How Stand Up Comedy Became a Lifeline for These Bay Area Restaurants and Bars

On a Wednesday night at Oakland’s Low Bar, diners can hear echoes of muffled laughter and sporadic applause floating through the walls. That’s because the popular Chicano dining and drinking destination in downtown Oakland has been hosting a regular comedy night, the Lowdown Comedy Show, at its private dining room since early June. Patrons can order food and drinks from the bar and risk sniffing them as the local comedians keep them laughing.

“People seem thrilled to be able to eat oysters and burgers and drink cocktails while watching live comedy,” said Low Bar chef and co-owner Matt Meyer. The performance space, which is typically used for private events on weekends, seats 40 people, making it perfect for an evening of intimate comedy. The artists of the evening share the revenue from ticket sales: $10 per person.

Around the Bay Area, that formula has repeated itself in recent months — a paid comedy show, food and drink, and lots of fun — at venues outside of traditional comedy clubs. Regular, weekly or bi-weekly comedy nights have popped up at Tacos Oscar, also in Oakland; Hawker Fare in San Francisco; and even the boba shop San Mateo Bobabia. The electrifying mix of good food, high-quality drinks and punchlines is timely and practical, comedians and restaurateurs say. Business owners love the extra food and beverage sales, and the fact that otherwise empty spaces are used on slow nights. Comedians love having the ability to accompany their sets with good food – and the fact that they can keep the money from ticket sales, which is not often the case in comedy clubs.

“Comedy clubs tend to use gate revenue sharing,” says Jordan Thewlis, who alongside Jeff Dean and Hayley Beacon is partly responsible for the unlikely combination’s growing popularity. The three started comedy nights at Tacos Oscar in January 2020 and have been performing a show called Deadass Comedy at popular outdoor burger joint Lovely’s since November 2021. Tacos Oscar was a strategic choice of venue at the start of the pandemic, since the performance space is outdoors. “What was good about the pandemic was that it really made people appreciate the live events and the community after going so long without having them,” says Thewlis.

There’s also a different vibe to it all, he says. “If you’re putting on a show at a comedy club, you’re basically competing with all the other shows that’s going on at that club,” he says. “In a restaurant, especially restaurants with a large following on social media, when they advertise a show, their patrons are excited to find out what’s going on in the place they already know and love. Plus, comedy fans show up too. “We also have a sequel, so we’re bringing a whole new generation of people to the door,” says Thewlis. As Thewlis points out, comedy clubs aren’t usually known for having the best food, since performers are the main focus. “Running a high-end restaurant is also rare,” he says. Why not try out your brand new set in front of happy, satiated people whose tables are filled with crudos and cocktails?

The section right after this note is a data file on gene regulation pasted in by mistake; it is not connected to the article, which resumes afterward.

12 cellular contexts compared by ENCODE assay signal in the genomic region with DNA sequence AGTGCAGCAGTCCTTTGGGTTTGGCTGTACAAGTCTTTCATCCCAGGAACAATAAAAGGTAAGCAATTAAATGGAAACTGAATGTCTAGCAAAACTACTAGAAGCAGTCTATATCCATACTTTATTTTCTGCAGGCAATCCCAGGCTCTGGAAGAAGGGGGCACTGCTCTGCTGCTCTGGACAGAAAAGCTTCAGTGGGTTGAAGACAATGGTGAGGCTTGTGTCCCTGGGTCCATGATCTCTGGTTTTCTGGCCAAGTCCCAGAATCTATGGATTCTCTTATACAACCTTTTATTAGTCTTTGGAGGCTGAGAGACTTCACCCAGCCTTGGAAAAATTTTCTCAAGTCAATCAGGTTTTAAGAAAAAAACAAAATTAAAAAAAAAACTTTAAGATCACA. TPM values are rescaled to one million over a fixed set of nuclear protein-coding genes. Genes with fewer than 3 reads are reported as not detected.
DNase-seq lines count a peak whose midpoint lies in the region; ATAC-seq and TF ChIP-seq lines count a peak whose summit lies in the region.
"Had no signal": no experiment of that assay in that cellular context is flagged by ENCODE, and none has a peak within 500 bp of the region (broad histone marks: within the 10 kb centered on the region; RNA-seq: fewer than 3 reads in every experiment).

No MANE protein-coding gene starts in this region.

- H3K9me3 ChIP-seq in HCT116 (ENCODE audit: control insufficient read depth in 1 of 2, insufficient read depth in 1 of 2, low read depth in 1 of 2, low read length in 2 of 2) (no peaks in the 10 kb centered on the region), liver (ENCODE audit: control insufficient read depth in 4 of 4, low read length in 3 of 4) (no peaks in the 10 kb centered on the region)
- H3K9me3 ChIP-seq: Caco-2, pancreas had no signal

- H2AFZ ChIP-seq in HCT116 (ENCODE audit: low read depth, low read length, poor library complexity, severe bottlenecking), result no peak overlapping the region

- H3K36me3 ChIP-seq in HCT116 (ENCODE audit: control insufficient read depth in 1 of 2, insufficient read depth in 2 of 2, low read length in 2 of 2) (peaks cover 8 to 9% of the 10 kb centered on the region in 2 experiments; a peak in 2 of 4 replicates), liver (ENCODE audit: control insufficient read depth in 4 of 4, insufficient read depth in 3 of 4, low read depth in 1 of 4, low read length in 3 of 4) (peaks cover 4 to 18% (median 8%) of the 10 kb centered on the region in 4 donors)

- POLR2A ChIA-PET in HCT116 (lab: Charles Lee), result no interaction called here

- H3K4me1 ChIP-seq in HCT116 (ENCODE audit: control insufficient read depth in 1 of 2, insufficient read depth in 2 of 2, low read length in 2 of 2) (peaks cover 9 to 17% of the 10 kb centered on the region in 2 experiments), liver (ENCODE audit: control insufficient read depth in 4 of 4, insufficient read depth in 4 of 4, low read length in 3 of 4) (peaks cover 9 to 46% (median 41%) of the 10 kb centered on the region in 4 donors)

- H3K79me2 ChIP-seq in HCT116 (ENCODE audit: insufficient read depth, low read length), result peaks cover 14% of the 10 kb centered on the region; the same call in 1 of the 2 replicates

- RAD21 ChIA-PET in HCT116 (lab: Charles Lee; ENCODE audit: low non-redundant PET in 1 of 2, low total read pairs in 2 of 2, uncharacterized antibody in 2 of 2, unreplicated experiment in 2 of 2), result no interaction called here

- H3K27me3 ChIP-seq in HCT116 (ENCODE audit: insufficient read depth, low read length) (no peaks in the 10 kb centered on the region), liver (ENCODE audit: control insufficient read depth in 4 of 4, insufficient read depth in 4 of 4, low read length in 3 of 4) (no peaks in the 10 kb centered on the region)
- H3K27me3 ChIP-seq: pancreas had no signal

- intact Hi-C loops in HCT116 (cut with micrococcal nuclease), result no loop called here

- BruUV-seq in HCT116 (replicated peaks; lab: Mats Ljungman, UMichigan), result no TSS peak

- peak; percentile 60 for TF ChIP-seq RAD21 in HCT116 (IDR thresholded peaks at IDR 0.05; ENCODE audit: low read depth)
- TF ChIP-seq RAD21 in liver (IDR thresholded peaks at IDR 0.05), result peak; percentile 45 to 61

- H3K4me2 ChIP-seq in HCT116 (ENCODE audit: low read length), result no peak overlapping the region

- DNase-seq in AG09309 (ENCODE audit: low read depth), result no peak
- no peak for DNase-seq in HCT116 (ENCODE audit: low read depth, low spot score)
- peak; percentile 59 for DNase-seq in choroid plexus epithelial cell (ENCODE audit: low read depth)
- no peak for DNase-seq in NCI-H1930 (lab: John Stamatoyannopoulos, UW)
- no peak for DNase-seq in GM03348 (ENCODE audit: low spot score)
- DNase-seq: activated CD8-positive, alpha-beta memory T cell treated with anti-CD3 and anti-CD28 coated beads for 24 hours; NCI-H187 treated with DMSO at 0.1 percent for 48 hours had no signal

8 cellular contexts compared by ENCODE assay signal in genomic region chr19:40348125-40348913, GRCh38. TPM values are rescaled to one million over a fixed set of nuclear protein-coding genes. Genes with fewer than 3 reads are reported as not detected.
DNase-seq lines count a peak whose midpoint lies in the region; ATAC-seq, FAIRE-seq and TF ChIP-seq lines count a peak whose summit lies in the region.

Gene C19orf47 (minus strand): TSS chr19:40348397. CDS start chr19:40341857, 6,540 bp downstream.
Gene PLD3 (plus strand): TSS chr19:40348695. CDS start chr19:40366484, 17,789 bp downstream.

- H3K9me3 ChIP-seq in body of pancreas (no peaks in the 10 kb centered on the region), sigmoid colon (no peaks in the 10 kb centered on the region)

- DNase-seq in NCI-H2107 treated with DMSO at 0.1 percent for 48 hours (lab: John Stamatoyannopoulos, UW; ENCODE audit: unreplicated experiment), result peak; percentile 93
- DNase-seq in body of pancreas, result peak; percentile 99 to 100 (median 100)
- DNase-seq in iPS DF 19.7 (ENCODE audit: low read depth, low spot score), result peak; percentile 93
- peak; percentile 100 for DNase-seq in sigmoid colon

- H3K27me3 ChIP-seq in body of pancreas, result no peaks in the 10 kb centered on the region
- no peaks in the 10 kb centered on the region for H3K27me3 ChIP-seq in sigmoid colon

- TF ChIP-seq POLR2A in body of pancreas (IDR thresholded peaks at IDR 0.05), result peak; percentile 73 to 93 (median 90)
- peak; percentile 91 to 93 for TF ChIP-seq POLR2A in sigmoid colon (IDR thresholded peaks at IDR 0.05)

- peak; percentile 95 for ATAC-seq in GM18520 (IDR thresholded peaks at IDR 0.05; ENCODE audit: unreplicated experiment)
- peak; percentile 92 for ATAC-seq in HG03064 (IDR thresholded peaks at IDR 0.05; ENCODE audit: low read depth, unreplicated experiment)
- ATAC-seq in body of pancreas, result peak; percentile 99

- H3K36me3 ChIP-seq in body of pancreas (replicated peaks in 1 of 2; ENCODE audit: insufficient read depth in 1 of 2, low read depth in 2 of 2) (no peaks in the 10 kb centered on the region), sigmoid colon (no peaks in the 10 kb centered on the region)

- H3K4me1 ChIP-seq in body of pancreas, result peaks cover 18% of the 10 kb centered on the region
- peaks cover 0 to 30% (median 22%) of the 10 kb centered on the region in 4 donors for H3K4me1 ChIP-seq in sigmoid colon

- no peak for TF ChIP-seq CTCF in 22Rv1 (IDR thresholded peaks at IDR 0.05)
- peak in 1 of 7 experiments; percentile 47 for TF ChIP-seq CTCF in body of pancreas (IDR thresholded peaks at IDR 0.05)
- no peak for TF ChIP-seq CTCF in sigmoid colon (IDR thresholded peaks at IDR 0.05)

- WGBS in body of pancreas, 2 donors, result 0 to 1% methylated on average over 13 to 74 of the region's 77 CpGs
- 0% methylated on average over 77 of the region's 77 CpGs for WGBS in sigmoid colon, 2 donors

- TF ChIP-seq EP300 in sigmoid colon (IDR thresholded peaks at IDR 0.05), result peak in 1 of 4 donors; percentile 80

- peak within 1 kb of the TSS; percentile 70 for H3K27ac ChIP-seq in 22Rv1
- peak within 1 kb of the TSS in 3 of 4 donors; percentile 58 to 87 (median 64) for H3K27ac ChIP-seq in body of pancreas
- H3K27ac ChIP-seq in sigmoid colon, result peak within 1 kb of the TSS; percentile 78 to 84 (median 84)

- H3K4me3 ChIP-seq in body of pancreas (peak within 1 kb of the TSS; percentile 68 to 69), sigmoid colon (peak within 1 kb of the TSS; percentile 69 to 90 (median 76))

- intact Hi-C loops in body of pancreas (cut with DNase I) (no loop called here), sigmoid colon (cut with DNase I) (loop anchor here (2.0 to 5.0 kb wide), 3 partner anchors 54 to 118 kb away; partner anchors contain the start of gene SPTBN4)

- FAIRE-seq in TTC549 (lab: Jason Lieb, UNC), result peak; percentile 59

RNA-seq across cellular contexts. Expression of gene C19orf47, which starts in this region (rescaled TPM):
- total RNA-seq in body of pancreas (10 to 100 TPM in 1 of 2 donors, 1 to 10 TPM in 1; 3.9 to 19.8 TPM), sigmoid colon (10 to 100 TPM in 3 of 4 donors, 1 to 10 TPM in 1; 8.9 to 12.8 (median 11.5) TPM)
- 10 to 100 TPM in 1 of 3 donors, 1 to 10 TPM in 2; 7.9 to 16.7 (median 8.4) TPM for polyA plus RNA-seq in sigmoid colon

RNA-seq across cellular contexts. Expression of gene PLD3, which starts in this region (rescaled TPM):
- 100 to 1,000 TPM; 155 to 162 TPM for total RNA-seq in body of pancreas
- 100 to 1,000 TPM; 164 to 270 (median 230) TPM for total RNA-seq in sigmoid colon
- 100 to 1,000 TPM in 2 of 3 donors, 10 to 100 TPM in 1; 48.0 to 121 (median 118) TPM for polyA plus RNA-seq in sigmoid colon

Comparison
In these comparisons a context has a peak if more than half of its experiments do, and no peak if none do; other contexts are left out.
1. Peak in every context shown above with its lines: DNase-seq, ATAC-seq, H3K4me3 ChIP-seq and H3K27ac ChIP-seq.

Business owners appreciate the friendly atmosphere and the ability to mix things up, especially given the tough few years the restaurant and bar industry has endured. For Tacos Oscar owner Oscar Michel, comedy nights are primarily a fun way to use space when the restaurant would otherwise be closed. There are occasional food pop-ups during shows, such as Tacos Sincero or Xulo, and parties are BYOB. “It’s not at all a question of money. Just a place to gather and laugh,” says Michel. “I’ve always preferred to attend a comedy or musical show at a laundromat, a park, someone’s garage, a bar, or anywhere that isn’t a comedy club.”

Matthew Meyer and Daniel Paez of Low Bar.
Kait Miller Photography

For other restaurants, however, comedy nights have been a huge post-pandemic lifeline. Unlike a musical performance, comedy shows are relatively quiet, don’t require stellar acoustics, and end relatively early, making them the perfect kind of restaurant side-hustle. But not without caveats. “We’re doing our best to fill the space because we need the business,” says the general manager of a Bay Area restaurant, who preferred to remain anonymous because the venue doesn’t have a performance license. limited live.

According to San Francisco County, this permit is required for live performances in establishments whose primary use is not entertainment, such as a restaurant. But the application process takes time. “When we don’t have comedy, it’s like overnight – it increases food sales and brings people into the restaurant who have never tried the food,” says the restaurant’s general manager. “We make an extra $4,000 a month.”

On the other side of the Bay Bridge, things seem clearer. There, the budding union of comedy and good food is a perfect example of collaboration that benefits both parties without taking anything away from them. “Little independent comedy shows like this wouldn’t exist if restaurants charged hosts for their space,” says Low Bar’s Meyer. “We’re happy to trade our space for a few laughs.”

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